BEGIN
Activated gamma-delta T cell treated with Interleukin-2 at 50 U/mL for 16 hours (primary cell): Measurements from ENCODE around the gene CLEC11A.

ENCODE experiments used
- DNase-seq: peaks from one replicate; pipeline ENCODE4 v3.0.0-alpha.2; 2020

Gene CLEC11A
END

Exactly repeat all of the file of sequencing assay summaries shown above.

Activated gamma-delta T cell treated with Interleukin-2 at 50 U/mL for 16 hours (primary cell): Measurements from ENCODE around the gene CLEC11A.

ENCODE experiments used
- DNase-seq: peaks from one replicate; pipeline ENCODE4 v3.0.0-alpha.2; 2020

Gene CLEC11A